Friday, 16 March 2012

Seven steps to publication

The other day I did a one and a half hour event, during which I gave as much information as I think anyone possibly could on how to become published. At the end, the final question came from a gentleman who asked (after telling us that I'd given a really good talk and that he'd written a really good book), "How can I get my book published?"

So, for anyone else who simply doesn't hear the words I spend so much effort speaking, or who has missed all the info in this blog and my books, here are my Seven Steps to Publication.

1. Write the book. It must be a book that has a market. Write it as well as you can and then make it better.

2. Research publishers or agents (or both) who handle that sort of book. Make sure they know what they are doing, by checking to see that at least some of the books they handle are at least moderately successful, appearing in shops, receiving mainstream reviews, etc. Make sure they are proper publishers, not printers. Any "publisher" which says on its website, "For all your printing needs", is a printer, not a publisher.

3. Become informed about the process of submission and all the mistakes that can be made. How? Read this blog, read Write to be Published, read other blogs on my blogroll to the right of this page, read From Pitch to Publication by Carole Blake, become switched on to all the fabulous advice out there, which is often freely given. There is no excuse for ignorance of this process - the info is not hidden. Carole and I can both be a little bit crabbit about the fact that we've written these books, which have received fab feedback, and yet there are still some aspiring writers who haven't read them. I mean, really.

4. Prepare your submission carefully - bearing in mind that the covering letter will be slightly different for each approach to an individual agent / publisher and that their synopsis requirements may differ. Begin with getting your sample chapters right. If you don't know what "right" is, the info is in Write to be Published and many other places, including this blog post here.

5. Make sure your synopsis (or proposal, for non-fiction) suits the specific requirements of the agent / publisher. Other than this. Write a Great Synopsis will tell you ALL you need to know about the perfect synopsis. It will even make it seem easy!

6. Make your covering letter sing. The two important parts are the paragraph where you sell your book and the one where you sell yourself. There are MANY mistakes to be made in both. See here for some of them and read Write to be Published and From Pitch to Publication for many more and much positive guidance, too. (I'm writing a book on this, called Dear Agent, but the earliest this will be available is August.)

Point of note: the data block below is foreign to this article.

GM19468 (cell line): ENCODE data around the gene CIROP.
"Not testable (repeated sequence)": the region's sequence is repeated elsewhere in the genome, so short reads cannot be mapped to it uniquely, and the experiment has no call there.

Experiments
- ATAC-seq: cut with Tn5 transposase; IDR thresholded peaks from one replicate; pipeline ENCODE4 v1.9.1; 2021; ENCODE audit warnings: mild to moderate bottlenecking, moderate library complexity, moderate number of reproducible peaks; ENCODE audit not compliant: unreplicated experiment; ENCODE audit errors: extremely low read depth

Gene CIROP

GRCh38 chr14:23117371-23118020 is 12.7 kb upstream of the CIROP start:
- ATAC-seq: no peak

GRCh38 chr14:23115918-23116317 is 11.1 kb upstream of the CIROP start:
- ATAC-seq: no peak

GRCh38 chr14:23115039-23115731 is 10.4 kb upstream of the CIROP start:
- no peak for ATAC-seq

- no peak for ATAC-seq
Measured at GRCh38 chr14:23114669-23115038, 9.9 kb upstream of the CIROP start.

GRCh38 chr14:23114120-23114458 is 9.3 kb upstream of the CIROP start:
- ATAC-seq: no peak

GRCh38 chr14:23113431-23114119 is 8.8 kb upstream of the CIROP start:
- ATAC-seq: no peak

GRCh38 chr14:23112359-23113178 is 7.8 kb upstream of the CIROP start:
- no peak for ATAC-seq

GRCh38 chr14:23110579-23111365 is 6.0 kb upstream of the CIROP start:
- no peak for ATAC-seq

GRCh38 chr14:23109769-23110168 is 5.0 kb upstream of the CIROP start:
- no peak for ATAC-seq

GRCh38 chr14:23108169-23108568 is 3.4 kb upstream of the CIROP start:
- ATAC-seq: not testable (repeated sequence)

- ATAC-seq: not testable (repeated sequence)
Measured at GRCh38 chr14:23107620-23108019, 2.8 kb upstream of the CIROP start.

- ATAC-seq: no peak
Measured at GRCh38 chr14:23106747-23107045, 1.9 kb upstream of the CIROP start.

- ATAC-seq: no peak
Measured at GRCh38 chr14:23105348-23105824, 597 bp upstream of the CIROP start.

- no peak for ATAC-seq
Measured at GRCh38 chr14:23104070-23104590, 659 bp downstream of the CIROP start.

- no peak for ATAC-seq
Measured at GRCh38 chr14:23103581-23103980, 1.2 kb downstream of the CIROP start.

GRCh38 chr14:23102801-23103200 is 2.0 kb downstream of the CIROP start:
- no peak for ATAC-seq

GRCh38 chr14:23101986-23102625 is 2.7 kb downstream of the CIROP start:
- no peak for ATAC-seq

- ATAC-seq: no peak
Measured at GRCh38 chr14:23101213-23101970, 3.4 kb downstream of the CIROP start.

7. SEND IT! Yes, polish, polish, polish, but at some point stop polishing because you can't make it more shiny than shiny, so, let it go. Send it to 2-4 agencies or publishers at once, usually. And when 2-3 have come back as rejections, adjust / revise and send to more.

That's it. This blog, plus Write to be Published and Write a Great Synopsis really do contain what you need. Please read them before asking me, "How do I get my book published?" I have no more time to spend than I already do. *gently lets head collapse on desk*

Oh, and don't send toffees or naked photos or confetti, or anything. But you know that, don't you?

16 comments:

Alison said...

Common sense, succinctly put and all you need to know.

catdownunder said...

And, if you really and truly believe in it (and think it is really and truly the best you can do), persist?

Nicola Morgan said...

Cat - well, clearly, if you don't keep sending it out (persisting) it's not going to get published, but, as you know, persistence is not hepful on its own.

Ebony McKenna. said...

I think step one is vitally important, and yet I see beginner authors impatient to be at steps 3 and 4 all the time.

Write the book first.
Worry about all the other steps later.

JO said...

Sometimes I have to remind myself that, at the beginning of the writing journey, I asked stupid questions. But not in public - I googled them. Read books (including Carole Blake's). And I did go to a 'getting published' workshop and took notes.

Maybe what he was really asking was 'how will you help me break the rules and get my wonderful book published?'

Your patience is astonishing, Nicola - you deserve cake.

Jeanne said...

I really enjoy your common sense approach. No magic, no skipping past essential steps, just sound, practical, methodical advice. Thank you.

Buttons said...

Oh I truly love coming here. I always learn wonderful tips that I will use well I hope.
I love when your sense of humour came through at the end of a sounds like very long tiring day.
I would love to hear your lectures.
Thank you. B

Sally Zigmond said...

All absolutely true. I thought I'd done all that but still the rejections come rolling in...

Sometimes one has to face the facts that maybe one is just not good enough.

womagwriter said...

Sally - YOU are good enough and I have a book on my bookshelf which proves it. Cat said it - perserverance and a spot of self-belief wouldn't go amiss.

Thanks Nicola for good advice, well put. As always.

pdr lindsay said...

I think I join Sally here. Agents have told me their agencies receive 6-8,000 query submissions a year, and they only take on 1 or 2 new people a year. An agent is usually the gateway to the big traditional publishers. So just logical arithmetic seems to preclude a lot of well written books getting anywhere.

Granted there are far too many would-be writers seeking publication but I cannot agree now that the old idea 'If a book is good enough it will be published.' is correct. Even with persistence.

I tutor writers and have been teaching the 'If a book is good enough it will be published.'idea for a few years. I'm about to change. I am seriously suggesting that new writers with a well polished, carefully edited, carefully crit- read novel don't bother with the old agent route at all unless they have some special 'in' with an unusual topic or who they are!